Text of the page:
Here, Ford Motor Co.’s in-house futurist, Sheryl Connelly, provides us with 10 paradigm shifts that are completely rewriting customer behavior, whether consumer or B2B. Here are 10 trends Connelly feels CEOs should be watching right now.
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1. Failing, and sharing the lessons from those failures, are becoming both accepted and encouraged. Unlike in the past, “The stigma around failure is rapidly eroding, making us more motivated and determined than ever to take risks in the march toward success,” she said. Instead, “it has become something to flaunt: I failed, therefore I learned from my mistake and I am stronger for it.” Companies embracing the “failure-to-success” meme have included Domino’s Pizza, which in 2014 advertised that “failure is an option,” and FailCon, a six-year-old conference company that offers entrepreneurs and business leaders a “safe place” to share and learn from their failures.
2. The carry-less movement is upon us. “People don’t want to carry stuff” today, Connelly concluded. With more digital-payment schemes, of course, they don’t need to, while “the rise of subscription-based shopping services means we can avoid the store.” Wearable gadgets and smart watches help consumers avoid the need to carry more stuff. The ultimate application so far: In Spain, retail bank La Caixa, part of CaixaBank, has developed its own wristbands for customers who want to ditch the physical wallet and pay with a simple tap of the wrist.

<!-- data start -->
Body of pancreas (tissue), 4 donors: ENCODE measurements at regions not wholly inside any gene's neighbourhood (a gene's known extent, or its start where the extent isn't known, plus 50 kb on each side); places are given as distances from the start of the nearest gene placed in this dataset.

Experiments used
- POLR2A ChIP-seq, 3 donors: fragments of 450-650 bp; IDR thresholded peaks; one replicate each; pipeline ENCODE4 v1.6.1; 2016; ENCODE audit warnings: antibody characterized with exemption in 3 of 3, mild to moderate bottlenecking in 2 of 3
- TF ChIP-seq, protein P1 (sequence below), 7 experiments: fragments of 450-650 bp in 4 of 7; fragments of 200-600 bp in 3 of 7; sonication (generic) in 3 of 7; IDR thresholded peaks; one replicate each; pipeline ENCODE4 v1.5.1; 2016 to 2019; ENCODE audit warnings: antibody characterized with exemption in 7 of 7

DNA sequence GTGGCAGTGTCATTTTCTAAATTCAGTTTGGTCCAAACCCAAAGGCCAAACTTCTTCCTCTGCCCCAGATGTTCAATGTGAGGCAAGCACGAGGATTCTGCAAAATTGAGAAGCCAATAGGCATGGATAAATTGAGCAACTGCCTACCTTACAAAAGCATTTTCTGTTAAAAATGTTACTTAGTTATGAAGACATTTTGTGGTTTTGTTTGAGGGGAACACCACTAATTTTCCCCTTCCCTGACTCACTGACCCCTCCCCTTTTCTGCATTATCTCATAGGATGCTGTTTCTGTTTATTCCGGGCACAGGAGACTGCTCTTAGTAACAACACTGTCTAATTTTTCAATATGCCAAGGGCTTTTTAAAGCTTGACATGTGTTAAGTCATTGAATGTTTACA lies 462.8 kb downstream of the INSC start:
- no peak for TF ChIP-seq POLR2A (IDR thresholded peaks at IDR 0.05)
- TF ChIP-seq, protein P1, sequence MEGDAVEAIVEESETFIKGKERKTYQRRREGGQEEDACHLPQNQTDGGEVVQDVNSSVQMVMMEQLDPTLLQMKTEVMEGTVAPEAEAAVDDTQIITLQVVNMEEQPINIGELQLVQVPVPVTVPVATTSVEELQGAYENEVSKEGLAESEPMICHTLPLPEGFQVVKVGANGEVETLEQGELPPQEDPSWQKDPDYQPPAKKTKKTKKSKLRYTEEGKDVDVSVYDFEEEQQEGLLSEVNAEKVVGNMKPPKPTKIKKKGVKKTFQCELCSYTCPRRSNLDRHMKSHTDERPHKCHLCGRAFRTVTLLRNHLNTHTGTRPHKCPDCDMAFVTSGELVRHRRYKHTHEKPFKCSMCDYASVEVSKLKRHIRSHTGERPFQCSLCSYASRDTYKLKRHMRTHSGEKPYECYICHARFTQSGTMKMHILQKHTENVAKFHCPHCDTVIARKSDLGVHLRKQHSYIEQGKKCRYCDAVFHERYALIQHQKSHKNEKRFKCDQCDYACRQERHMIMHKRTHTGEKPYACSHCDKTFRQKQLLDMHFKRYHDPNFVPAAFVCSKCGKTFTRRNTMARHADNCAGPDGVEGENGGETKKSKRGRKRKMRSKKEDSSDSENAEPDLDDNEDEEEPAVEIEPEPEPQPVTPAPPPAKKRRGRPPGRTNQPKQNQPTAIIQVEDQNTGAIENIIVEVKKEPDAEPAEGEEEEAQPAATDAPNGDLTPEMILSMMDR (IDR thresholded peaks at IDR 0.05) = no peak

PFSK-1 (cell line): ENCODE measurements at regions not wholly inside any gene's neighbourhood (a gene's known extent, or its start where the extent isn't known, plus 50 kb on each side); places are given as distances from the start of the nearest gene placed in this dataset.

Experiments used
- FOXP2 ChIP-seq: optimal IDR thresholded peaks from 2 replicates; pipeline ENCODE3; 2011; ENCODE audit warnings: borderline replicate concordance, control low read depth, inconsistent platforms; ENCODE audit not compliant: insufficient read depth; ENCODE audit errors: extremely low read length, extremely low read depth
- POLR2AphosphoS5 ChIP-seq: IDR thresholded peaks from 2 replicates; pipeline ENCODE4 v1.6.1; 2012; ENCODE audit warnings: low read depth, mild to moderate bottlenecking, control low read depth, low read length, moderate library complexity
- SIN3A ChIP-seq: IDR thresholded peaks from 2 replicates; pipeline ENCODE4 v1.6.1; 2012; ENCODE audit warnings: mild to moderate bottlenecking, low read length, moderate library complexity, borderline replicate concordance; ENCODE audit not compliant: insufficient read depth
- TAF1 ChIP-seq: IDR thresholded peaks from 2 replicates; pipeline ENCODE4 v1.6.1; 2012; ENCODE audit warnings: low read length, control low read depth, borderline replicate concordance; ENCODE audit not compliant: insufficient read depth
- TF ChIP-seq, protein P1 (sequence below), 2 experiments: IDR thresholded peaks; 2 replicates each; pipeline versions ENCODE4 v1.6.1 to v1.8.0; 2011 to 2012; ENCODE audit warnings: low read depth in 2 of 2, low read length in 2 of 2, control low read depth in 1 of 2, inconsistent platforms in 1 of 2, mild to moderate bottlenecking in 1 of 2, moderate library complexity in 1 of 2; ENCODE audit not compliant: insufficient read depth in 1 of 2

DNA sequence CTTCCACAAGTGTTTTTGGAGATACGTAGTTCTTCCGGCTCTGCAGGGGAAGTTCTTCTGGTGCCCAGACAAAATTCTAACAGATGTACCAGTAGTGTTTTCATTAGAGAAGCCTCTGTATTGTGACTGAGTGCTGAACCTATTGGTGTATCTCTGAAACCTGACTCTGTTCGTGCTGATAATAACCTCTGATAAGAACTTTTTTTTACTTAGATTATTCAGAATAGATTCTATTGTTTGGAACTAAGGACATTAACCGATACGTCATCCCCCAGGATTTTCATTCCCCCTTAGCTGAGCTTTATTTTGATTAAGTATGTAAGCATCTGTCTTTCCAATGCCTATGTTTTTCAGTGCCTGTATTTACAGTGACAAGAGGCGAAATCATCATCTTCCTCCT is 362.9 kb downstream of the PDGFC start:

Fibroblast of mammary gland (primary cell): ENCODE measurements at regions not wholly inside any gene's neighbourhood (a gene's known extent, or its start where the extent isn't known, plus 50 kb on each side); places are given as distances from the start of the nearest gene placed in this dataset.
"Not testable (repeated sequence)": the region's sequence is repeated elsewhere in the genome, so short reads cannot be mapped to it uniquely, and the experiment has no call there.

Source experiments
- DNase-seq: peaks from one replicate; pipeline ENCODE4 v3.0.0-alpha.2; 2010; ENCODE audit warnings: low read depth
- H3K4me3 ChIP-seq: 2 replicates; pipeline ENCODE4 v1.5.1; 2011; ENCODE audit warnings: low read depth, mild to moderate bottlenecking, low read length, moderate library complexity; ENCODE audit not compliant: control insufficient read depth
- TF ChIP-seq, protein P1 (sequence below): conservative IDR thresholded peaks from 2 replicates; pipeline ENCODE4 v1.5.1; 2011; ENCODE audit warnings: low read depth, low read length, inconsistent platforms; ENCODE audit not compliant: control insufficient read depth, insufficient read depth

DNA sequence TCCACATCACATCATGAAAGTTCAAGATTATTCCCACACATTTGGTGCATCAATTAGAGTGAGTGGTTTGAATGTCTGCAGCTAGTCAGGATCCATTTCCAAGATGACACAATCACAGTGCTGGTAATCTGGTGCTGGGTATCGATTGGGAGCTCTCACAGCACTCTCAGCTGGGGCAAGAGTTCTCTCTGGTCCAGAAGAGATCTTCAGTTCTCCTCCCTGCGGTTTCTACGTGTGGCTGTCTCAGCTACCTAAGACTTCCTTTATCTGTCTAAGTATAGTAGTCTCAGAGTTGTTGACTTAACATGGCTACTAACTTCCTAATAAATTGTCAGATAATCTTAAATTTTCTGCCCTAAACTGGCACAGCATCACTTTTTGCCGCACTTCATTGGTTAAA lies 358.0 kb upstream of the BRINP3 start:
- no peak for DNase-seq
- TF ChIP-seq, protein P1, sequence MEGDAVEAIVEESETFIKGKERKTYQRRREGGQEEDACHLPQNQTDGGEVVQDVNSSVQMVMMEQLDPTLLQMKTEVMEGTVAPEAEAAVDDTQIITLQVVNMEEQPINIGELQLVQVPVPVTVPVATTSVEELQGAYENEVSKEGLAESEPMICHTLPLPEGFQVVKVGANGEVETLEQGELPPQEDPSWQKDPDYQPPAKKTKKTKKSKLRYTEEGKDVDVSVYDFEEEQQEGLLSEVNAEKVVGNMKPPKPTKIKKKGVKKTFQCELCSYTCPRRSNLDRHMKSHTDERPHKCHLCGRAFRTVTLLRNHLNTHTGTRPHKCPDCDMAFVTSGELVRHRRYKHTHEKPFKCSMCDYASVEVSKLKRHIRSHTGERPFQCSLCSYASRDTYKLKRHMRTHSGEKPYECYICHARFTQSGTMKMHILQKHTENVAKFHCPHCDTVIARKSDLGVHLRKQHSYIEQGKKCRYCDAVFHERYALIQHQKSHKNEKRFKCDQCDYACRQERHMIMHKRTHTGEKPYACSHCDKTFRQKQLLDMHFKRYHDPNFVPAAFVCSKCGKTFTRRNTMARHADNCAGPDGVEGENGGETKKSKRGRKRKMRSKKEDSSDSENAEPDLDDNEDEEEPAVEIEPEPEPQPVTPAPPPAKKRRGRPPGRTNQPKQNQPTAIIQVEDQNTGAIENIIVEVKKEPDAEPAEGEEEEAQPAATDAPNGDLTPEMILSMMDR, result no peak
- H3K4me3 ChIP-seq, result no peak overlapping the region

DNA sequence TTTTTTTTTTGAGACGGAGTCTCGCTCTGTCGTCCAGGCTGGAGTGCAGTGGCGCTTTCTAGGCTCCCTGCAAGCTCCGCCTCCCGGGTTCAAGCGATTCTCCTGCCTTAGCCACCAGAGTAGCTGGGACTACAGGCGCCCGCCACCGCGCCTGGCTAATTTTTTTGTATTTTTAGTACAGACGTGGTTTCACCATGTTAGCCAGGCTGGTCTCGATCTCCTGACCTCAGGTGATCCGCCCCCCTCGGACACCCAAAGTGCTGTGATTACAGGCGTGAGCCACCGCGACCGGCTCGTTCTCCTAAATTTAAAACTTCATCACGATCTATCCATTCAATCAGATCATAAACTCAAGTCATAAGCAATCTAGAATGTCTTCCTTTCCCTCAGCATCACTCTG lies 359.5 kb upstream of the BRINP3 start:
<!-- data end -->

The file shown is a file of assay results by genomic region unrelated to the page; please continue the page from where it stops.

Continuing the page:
3. More people are taking advantage of the ‘sharing economy’. This refers to everything from Uber and airbnb to owning partial shares in a cow to get fresh milk. “Renting and borrowing [are displacing] the need to buy,” Connelly observed, driven not only by altruism but also by “personal benefits like freedom from responsibility and maintenance.” This could result in dozens of new applications in B2B if CEOs and their executive teams started a conversation around the concept.
4. Watching Gen Z will put you ahead of the game. Today’s teenagers and pre-teenagers “are still too young to be universally recognized as a traditional cohort,” Connelly said. “Nevertheless, their point of view is compelling, and despite their youth, they are helping to shape the world we live in today.” Generation Z, those born after 1993, comprise more than 2 billion people globally, but “they aren’t going to let age, education, employment or lack of resources stop them from making their mark on the world.” They are “adept and self-directed researchers” of the Internet age,” Connelly noted, and only 64% of them are considering an advanced college degree versus 71% of the millennial generation.
5. Standing up for your beliefs and going against the grain are in vogue. Despite global issues such as war, disease and privacy concerns being at an all-time high, “there’s a palpable excitement in the air,” she said, as “consumers of all ages are inspired by modern day renegades and rebels, those who are bucking convention to set new standards and offer new ideas.” The marketplace “has never been more receptive” to these people than today. In fact, her research showed that 57% of Chinese adults under the age of 35 agreed, “I’m drawn to companies and brands that are rebellious,” while 46% of such Americans also agreed.